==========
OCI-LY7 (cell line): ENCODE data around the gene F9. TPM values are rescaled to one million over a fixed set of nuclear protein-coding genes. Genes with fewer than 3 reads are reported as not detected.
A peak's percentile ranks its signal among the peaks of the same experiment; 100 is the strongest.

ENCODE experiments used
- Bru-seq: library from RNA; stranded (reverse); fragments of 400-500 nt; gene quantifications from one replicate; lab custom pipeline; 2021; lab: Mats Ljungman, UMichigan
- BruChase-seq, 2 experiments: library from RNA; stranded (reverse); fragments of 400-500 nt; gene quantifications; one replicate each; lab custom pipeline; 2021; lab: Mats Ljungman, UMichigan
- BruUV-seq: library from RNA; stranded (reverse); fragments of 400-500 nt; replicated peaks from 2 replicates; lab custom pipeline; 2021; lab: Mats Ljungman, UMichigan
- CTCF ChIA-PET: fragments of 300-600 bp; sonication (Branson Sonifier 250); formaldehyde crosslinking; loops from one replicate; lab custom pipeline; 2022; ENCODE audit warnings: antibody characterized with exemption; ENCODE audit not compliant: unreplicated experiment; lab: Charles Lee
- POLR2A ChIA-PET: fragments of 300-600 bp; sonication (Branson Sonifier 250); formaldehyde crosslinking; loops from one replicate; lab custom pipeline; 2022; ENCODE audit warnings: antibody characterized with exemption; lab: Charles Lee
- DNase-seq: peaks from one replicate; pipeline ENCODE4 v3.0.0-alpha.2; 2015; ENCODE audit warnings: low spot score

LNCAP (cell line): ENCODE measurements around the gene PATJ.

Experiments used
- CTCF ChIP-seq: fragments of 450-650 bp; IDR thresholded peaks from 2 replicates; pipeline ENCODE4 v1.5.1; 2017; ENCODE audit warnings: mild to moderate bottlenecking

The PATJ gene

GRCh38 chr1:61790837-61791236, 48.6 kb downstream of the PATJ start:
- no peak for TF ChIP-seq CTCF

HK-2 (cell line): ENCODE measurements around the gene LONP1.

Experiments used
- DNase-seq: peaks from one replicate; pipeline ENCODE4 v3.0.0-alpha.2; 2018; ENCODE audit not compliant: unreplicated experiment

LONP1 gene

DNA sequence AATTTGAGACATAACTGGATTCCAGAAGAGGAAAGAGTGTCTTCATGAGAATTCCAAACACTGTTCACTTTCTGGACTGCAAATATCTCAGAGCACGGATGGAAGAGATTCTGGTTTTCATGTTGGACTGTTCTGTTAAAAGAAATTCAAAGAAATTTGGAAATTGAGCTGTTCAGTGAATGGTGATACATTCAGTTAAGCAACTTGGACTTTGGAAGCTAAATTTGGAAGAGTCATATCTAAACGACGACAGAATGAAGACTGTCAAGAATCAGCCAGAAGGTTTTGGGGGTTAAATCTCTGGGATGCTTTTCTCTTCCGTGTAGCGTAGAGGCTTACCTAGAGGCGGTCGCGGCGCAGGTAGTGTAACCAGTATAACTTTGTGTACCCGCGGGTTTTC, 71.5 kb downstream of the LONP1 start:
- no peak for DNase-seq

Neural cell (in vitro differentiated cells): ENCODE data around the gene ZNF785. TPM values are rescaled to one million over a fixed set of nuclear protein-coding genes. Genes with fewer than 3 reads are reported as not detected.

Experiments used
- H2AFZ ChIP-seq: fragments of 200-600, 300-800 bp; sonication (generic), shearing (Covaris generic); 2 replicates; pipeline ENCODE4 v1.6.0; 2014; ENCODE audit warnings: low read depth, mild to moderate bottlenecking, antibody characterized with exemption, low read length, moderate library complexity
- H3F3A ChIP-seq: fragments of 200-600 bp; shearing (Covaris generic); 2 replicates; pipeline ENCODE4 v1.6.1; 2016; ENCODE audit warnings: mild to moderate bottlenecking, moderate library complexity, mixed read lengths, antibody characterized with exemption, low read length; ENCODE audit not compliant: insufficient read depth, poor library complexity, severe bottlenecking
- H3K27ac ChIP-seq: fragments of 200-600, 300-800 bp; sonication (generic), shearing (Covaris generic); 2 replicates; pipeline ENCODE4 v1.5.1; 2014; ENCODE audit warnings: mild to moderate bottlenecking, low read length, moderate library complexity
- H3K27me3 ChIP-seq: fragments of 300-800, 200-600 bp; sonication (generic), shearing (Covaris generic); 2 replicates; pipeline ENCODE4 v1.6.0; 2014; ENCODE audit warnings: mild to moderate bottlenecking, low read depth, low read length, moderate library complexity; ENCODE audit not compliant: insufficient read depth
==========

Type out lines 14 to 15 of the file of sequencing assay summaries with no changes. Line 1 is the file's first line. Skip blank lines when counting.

GRCh38 chr1:61790837-61791236, 48.6 kb downstream of the PATJ start:
- no peak for TF ChIP-seq CTCF